Looking to take your finances to the next level? Learn how you can find a find a financial planner you can trust!
Why You Need a Financial Advisor You Can Trust
The first financial advisor I spoke with was through my job. He was someone my boss had worked with a few things and he offered a free meeting with the office staff to sit down and talk about money.
I was working part-time and going to college so my money was pretty tight, but I wanted to get some ideas on how I could improve things.
The meeting was good, I learned a bit about investing and why it was important to diversify. He was particularly focused on started with mutual funds, particularly the ones his firm offered. I politely declined and he understood.
Fast forward a few years. My husband and I are doing pretty well – paying debts, saving every month, contributing towards retirement – but we wanted a professional to look things over.
We knew the foundational stuff, but we were curious if someone could give us some heads up on any opportunities we were missing out on. We also wanted to get a ballpark idea of how feasible our early retirement plans were.
We set up our appointment and were grilled on our basic goals and numbers. About two weeks the adviser met with us to go over our plan.
To be honest, we were a bit disappointed. We were hoping for a customized plan, but it came across as a cookie cutter report.
How to Find the Right Financial Adviser
Finding a great financial planner – someone who can not only run the numbers but also work with you on your goals and lives can be tricky.
I want to fix that.
Michael Kay joined me for a chat. He is a fee-only financial planner at Financial Life Focus.
We sat down the other week and discussed:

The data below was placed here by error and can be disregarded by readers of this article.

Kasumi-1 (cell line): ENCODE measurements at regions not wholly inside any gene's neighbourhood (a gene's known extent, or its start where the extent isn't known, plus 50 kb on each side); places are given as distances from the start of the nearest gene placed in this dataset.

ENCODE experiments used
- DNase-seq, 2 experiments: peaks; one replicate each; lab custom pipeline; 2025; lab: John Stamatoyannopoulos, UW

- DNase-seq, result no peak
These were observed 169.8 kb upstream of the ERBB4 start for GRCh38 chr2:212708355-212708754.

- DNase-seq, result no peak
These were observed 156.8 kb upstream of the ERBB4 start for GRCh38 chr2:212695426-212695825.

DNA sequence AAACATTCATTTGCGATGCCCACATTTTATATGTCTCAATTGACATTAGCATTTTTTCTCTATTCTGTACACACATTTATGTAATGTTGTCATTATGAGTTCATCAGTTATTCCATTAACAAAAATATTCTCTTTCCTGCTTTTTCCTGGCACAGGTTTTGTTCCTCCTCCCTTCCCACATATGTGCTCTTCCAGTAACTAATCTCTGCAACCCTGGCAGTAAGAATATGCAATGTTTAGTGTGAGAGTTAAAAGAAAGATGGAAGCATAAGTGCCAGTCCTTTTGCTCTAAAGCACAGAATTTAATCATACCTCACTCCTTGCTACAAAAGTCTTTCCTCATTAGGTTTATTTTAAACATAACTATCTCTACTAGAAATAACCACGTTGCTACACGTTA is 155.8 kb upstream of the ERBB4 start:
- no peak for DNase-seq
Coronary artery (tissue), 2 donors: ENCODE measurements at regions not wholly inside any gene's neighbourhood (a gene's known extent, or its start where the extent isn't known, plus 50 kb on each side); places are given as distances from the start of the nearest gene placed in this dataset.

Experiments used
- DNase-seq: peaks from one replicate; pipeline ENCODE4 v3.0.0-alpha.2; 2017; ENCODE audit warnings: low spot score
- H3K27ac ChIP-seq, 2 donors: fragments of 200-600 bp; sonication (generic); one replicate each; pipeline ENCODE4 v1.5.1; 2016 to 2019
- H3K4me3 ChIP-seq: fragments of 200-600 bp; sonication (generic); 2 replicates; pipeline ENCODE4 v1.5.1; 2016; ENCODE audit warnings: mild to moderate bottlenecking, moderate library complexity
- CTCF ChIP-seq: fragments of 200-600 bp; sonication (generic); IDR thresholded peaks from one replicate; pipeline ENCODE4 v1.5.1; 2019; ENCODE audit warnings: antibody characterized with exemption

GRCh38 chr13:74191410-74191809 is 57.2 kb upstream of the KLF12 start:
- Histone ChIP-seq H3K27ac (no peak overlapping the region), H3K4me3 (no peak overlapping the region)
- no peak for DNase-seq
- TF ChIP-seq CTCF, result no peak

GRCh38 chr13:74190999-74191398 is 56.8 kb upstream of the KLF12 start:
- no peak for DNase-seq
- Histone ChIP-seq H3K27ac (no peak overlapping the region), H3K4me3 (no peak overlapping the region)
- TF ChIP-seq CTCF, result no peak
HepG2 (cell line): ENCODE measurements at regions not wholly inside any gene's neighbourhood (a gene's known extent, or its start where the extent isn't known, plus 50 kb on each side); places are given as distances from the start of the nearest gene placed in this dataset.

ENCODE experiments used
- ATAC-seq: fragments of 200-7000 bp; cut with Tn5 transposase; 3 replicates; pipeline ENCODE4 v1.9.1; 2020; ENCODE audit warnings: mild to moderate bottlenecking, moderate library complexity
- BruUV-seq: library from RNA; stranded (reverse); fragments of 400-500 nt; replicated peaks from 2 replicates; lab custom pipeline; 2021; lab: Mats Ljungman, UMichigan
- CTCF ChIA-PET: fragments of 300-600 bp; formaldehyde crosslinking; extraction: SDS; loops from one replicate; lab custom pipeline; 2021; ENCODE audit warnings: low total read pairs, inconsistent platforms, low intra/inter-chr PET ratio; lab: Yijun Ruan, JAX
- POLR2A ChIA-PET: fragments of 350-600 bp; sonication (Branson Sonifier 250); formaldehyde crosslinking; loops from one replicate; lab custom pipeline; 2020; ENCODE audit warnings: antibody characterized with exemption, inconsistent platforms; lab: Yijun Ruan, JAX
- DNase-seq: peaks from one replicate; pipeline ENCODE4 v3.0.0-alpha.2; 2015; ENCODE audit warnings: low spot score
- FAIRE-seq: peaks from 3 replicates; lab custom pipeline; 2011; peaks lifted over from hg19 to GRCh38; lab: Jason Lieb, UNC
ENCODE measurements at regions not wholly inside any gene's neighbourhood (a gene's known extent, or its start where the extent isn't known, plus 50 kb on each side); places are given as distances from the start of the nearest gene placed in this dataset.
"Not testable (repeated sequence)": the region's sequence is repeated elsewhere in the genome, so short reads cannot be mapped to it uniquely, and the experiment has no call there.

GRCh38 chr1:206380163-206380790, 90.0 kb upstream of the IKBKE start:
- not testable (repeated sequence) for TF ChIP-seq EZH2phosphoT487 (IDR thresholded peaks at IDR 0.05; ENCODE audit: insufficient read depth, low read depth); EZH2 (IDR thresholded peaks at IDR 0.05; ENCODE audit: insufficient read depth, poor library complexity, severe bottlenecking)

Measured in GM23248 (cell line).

- key terms to understand your adviser’s standard of care
- questions you need to ask any adviser before hiring them
- how a good adviser crafts a financial plan from your goals
You can watch the whole interview below or read an edited version of the highlights here.
Not All Financial Advisers are Equal
Elle: Good morning. Thank you so much, Michael, for coming on and chatting with me.
Michael Kay: It’s my pleasure. It’s great to be here.
Elle: I’m really excited because this is something I think that is very important. I try to encourage and educate couples that they can work together with their finances.
But there comes a point with everyone’s finances where they need a professional and that would be someone you. How many years have you been working in the financial planning industry?
Michael Kay: It’s been over 30 years. And it’s kind of evolved from the very basic you know working in financial services that involve selling products and insurance and investments and planning and commissions and has now migrated to where we were a fee only.
Now we sell no products and we charge a fee for what we do and it’s a much more comfortable place to reside.
Elle: That is fantastic. I think you on hit something – there are so many people that claim to be a financial expert. And you mentioned this word fiduciary.
So I want to start off with that – What makes being a fiduciary so advantageous?
Michael Kay: Well, let me just pull back half a step. The idea that everyone when people talk about financial advisers in the sense that the word is so general that it encompasses everyone from someone who sells insurance to the stockbroker at Merrill or UBS or whatever and right on through the fiduciary world which is a different standard.
Those of us in the fiduciary role have a legal and ethical obligation to act in our clients best interest. We must disclose all conflicts of interest and how we get paid and all these other things.
If there are legal entanglements or if there have been complaints all these things have to be upfront in our disclosure that’s updated every year.
So the fiduciary world really allows clients to work with a planner who really has to work in their best interests without regard to their own interest.
Of course, we want to do business to make a profit. But again, our advice has to be based on what is in our clients best interest.
It’s our guiding principle and it’s very comforting to know we can give advice without regard to it’s going to impact our income one way or the other.
Questions to Ask Your Adviser
Elle: I think this is absolutely crucial. Many couples work hard for their money and so having a fiduciary can give some peace of mind.
As a financial adviser – and I’ve talked to some others and I want to hone in on this – do you feel offended if someone asks you if you are a fiduciary?
Michael Kay: I want them to understand. Information is power. You want to understand who you’re working with.